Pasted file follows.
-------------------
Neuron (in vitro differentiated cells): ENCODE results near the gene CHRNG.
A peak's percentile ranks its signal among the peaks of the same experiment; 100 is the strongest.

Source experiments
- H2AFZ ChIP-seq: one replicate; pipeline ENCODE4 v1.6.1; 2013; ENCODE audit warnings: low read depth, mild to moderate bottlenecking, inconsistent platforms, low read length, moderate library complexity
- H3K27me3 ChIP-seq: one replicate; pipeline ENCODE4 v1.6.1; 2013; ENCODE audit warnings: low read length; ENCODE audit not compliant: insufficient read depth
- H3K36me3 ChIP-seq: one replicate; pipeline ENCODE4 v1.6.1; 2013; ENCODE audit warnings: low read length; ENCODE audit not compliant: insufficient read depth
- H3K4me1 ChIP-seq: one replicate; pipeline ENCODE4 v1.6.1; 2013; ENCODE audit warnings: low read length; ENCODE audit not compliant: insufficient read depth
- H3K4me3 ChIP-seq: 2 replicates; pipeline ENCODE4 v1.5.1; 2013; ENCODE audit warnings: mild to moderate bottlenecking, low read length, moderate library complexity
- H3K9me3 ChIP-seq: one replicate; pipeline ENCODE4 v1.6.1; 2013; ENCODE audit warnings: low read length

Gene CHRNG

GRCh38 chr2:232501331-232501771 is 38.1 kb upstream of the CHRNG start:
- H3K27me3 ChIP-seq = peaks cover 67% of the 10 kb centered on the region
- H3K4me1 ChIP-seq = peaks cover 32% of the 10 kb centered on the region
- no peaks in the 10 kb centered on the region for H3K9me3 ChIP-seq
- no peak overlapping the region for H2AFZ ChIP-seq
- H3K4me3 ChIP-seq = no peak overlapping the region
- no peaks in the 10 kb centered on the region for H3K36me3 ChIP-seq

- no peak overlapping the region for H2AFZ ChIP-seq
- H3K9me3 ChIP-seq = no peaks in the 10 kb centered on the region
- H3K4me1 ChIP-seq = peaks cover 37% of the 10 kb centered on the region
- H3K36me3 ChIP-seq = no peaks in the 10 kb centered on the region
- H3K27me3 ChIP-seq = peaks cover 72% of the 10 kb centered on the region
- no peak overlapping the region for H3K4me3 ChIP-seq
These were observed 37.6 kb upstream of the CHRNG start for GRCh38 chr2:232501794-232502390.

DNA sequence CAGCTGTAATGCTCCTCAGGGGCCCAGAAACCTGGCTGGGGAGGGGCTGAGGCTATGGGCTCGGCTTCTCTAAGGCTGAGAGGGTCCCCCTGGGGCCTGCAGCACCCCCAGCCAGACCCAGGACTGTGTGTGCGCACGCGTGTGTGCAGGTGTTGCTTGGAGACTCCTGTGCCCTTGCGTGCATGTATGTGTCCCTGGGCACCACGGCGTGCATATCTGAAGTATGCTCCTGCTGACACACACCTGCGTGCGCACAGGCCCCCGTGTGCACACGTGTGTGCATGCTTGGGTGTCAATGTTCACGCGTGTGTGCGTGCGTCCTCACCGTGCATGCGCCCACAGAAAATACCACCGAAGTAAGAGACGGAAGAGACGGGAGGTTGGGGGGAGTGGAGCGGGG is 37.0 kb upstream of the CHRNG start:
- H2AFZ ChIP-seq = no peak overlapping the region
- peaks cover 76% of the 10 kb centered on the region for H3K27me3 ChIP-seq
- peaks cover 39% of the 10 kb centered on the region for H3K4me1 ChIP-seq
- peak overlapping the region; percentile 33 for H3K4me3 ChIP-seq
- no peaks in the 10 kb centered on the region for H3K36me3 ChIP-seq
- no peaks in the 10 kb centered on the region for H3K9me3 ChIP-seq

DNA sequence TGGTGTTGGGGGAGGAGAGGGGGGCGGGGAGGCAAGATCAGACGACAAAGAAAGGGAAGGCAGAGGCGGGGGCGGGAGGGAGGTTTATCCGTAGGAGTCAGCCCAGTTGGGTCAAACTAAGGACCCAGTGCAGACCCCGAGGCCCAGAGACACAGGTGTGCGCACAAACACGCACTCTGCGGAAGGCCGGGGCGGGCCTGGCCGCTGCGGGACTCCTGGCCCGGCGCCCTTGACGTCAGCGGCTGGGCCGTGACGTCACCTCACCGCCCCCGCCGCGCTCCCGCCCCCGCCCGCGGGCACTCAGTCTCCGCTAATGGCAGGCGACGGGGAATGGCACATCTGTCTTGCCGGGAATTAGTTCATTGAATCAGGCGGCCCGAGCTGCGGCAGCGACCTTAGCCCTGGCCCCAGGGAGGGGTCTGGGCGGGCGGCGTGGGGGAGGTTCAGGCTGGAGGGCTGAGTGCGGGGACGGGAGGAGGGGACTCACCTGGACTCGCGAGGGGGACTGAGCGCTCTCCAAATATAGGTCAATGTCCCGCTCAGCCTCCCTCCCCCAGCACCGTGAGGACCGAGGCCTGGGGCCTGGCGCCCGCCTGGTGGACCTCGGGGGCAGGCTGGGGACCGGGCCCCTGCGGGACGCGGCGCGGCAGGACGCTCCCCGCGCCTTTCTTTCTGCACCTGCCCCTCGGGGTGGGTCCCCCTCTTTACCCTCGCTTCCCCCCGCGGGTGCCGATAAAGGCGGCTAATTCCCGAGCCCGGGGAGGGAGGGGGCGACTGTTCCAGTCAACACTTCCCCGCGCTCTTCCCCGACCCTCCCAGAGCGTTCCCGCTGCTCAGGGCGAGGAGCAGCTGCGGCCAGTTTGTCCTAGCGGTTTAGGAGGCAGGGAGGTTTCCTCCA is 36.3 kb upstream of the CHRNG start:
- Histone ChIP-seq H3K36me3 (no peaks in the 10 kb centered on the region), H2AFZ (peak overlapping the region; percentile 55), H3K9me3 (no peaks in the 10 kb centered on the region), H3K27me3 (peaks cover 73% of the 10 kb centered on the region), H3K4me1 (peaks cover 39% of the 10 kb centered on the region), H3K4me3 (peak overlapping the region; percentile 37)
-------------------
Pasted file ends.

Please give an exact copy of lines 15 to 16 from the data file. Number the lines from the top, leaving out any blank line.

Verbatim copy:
- no peak overlapping the region for H2AFZ ChIP-seq
- H3K4me3 ChIP-seq = no peak overlapping the region